Northeast Family Health Team adds clinical opiates treatment

Patient list presently limited

LITTLE CURRENT—The Northeastern Manitoulin Family Health Team (FHT) has begun treating the clinic’s methadone patients on-site in Little Current thanks to a partnership between the FHT and Doctor Bryan Dressler of the Larch Street Clinic in Sudbury.

“Addiction services are being offered by Dr. Dressler through the FHT for patients in our area.,” explained FHT Director Judy Miller. “When the clinic in downtown Little Current closed (in 2013) and the Sunrise Clinic in Wikwemikong opened (in 2014) there were 22 patients from the Northeast Town who were travelling off-Island to access care. A space has been provided at the FHT for Dr. Dressler and his staff to provide care for these patients. We are currently offering a local site for our patients who were travelling off-Island to receive this treatment. This is being offered in conjunction with our partners in the social services, mental health care and pharmacy services.”

With the closure of the Water Street (methadone) clinic in Little Current in February 2013, all Island patients were left travelling to Sudbury to receive methadone treatment. M’Chigeeng First Nation developed a program to fill in the service gap for their band members shortly after the Little Current clinic’s closure through a partnership between the M’Chigeeng Health Centre, Dr. Dressler, the Manitoulin Central Family Health Team and the Guardian Pharmacy in Mindemoya.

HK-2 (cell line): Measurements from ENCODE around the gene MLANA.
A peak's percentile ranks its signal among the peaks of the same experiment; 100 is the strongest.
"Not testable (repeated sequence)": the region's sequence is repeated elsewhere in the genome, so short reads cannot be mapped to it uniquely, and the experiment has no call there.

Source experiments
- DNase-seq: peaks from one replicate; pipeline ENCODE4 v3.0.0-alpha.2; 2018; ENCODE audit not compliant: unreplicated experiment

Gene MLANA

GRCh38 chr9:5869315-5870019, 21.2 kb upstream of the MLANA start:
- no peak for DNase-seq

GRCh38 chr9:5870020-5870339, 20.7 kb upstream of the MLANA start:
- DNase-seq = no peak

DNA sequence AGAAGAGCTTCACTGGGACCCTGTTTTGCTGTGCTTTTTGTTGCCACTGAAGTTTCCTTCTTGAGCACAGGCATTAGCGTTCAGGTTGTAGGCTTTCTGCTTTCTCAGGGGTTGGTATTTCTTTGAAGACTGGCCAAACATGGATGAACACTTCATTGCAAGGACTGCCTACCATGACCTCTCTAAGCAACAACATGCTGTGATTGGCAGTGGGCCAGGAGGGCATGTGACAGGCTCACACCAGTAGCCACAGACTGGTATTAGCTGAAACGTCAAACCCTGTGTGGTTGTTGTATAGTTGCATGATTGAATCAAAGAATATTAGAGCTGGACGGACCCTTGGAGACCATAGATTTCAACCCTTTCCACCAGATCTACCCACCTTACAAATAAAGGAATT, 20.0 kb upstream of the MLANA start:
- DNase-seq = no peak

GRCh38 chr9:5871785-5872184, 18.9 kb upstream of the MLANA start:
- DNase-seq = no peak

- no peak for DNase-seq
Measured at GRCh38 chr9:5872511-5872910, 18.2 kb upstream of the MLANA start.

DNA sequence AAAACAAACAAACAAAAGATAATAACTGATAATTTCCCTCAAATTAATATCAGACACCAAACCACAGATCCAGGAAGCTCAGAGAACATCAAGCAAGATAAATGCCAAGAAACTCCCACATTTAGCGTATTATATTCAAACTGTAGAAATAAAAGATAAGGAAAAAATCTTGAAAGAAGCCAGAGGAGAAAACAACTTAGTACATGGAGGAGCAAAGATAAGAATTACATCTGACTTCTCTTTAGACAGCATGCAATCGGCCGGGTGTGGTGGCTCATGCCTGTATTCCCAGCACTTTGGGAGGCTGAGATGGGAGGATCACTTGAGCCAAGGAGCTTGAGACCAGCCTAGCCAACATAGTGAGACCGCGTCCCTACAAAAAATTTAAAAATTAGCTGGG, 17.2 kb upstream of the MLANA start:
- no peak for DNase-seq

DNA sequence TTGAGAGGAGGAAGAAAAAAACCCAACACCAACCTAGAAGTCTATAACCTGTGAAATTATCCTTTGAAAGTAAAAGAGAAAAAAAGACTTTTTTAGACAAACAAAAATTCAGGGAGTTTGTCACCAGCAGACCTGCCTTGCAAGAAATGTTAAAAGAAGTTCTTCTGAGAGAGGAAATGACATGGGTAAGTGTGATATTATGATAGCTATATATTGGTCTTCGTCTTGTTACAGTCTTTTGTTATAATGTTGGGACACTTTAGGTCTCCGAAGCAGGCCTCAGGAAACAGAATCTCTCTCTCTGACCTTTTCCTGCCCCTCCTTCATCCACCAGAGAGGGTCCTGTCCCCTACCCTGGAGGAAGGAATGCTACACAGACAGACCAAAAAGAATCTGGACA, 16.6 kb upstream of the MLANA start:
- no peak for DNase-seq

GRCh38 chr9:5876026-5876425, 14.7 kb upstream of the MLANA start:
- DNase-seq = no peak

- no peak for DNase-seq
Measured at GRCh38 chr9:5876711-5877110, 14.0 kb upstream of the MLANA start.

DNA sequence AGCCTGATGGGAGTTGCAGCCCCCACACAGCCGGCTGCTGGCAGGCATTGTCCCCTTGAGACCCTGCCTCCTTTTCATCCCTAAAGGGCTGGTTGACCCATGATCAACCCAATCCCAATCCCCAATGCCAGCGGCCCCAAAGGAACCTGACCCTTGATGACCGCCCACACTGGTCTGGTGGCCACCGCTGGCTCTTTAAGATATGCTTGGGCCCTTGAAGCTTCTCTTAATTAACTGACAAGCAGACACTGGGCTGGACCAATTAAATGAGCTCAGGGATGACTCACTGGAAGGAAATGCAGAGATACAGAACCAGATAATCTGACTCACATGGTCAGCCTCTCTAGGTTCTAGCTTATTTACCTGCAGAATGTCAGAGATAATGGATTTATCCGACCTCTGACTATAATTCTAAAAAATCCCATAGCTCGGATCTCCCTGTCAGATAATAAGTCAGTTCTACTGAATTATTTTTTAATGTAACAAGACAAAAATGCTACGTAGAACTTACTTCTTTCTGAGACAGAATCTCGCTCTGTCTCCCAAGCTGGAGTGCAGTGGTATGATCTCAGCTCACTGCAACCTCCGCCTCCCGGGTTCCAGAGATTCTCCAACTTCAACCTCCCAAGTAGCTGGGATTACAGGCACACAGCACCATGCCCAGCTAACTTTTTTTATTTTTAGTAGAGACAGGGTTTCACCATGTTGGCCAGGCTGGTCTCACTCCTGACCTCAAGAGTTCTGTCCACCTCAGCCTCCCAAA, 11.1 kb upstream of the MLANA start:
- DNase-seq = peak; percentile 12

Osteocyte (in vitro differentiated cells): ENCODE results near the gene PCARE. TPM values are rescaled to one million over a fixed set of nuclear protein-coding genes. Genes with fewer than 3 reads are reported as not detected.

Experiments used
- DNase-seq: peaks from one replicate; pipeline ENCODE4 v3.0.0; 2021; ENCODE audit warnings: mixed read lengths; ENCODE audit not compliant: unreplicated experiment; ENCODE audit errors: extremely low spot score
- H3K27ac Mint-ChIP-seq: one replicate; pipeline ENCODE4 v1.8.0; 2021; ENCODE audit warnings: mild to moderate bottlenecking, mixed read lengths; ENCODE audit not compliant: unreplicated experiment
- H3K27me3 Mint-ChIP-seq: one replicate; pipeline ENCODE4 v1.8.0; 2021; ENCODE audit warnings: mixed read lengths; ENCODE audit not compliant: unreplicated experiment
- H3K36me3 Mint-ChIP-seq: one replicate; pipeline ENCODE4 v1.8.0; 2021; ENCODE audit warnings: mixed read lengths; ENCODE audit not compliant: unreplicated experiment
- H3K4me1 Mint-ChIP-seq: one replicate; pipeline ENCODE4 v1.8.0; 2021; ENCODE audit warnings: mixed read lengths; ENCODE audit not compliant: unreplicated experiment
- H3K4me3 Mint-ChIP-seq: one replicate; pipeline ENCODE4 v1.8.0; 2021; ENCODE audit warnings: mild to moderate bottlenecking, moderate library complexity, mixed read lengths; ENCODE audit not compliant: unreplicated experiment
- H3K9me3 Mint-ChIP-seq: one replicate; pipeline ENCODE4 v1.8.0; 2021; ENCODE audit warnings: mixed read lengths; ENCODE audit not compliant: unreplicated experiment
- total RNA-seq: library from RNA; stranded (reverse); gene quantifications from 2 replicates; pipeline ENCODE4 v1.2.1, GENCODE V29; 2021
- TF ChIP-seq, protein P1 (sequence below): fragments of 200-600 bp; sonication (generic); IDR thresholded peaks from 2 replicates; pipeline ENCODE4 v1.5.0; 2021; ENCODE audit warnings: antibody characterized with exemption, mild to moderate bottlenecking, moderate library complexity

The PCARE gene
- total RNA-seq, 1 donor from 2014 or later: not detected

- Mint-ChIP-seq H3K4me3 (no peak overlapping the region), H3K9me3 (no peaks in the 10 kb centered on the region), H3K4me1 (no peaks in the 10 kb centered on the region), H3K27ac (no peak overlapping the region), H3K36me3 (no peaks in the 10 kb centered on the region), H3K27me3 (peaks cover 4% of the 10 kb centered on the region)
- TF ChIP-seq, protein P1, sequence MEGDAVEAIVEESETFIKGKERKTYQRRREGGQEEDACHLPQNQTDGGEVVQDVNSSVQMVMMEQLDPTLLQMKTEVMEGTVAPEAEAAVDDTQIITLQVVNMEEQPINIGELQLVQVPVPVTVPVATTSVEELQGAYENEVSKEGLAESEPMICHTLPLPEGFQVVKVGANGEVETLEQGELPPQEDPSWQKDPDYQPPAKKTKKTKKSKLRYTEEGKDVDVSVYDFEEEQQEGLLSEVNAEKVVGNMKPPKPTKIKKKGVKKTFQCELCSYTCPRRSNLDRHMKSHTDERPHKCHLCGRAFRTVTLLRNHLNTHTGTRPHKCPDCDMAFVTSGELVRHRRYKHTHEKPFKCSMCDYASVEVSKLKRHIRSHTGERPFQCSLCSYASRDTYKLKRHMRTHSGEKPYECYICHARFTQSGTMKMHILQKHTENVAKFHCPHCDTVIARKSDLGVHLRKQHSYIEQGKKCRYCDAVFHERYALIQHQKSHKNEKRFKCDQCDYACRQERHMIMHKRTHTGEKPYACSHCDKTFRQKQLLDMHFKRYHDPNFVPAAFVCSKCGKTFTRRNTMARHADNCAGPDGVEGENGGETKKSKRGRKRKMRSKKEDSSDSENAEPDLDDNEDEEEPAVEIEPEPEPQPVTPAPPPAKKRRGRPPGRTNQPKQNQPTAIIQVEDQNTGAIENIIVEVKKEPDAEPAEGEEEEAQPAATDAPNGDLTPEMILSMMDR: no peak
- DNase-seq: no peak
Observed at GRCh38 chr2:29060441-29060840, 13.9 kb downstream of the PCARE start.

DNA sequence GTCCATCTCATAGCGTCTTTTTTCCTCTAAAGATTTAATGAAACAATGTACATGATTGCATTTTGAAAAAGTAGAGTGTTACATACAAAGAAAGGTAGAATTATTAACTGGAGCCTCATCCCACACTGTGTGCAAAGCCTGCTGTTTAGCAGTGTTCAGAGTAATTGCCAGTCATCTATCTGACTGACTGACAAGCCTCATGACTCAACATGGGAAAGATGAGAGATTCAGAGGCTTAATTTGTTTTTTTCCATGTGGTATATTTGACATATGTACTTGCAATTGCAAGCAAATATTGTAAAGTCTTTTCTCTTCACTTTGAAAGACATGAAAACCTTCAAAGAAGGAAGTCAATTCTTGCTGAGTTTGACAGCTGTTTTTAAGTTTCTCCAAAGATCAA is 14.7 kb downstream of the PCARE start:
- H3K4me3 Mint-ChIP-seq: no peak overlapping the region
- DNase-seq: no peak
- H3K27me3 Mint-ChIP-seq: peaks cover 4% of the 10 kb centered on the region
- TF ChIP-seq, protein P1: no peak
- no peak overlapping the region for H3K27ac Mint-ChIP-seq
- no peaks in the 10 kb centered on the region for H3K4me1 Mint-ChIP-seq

Patients from the rest of Manitoulin were left travelling, some daily, to Dr. Dressler’s Larch Street Clinic in Sudbury. Last year, Wikwemikong partnered with Dr. Brian Sankey to form the Sunrise Clinic in the community for band members.

Despite the two new programs, 22 patients of the Northeastern Manitoulin FHT from Sheguiandah, Little Current, Aundeck Omni Kaning First Nation and Whitefish River First Nation were left still travelling to Sudbury to receive treatment, in addition to others from communities across the Island.

“As I said, right now we are only offering a local site for our patients, but we will be looking at the possibility of opening up the program to additional patients (from other Island communities) and/or new patients at our (Northeastern Manitoulin FHT) board meeting on Monday, April 17,” Ms. Miller told The Expositor. “We will be looking at how the program and process has been working for the existing 22 patients and if and how we might open the doors to additional patients.”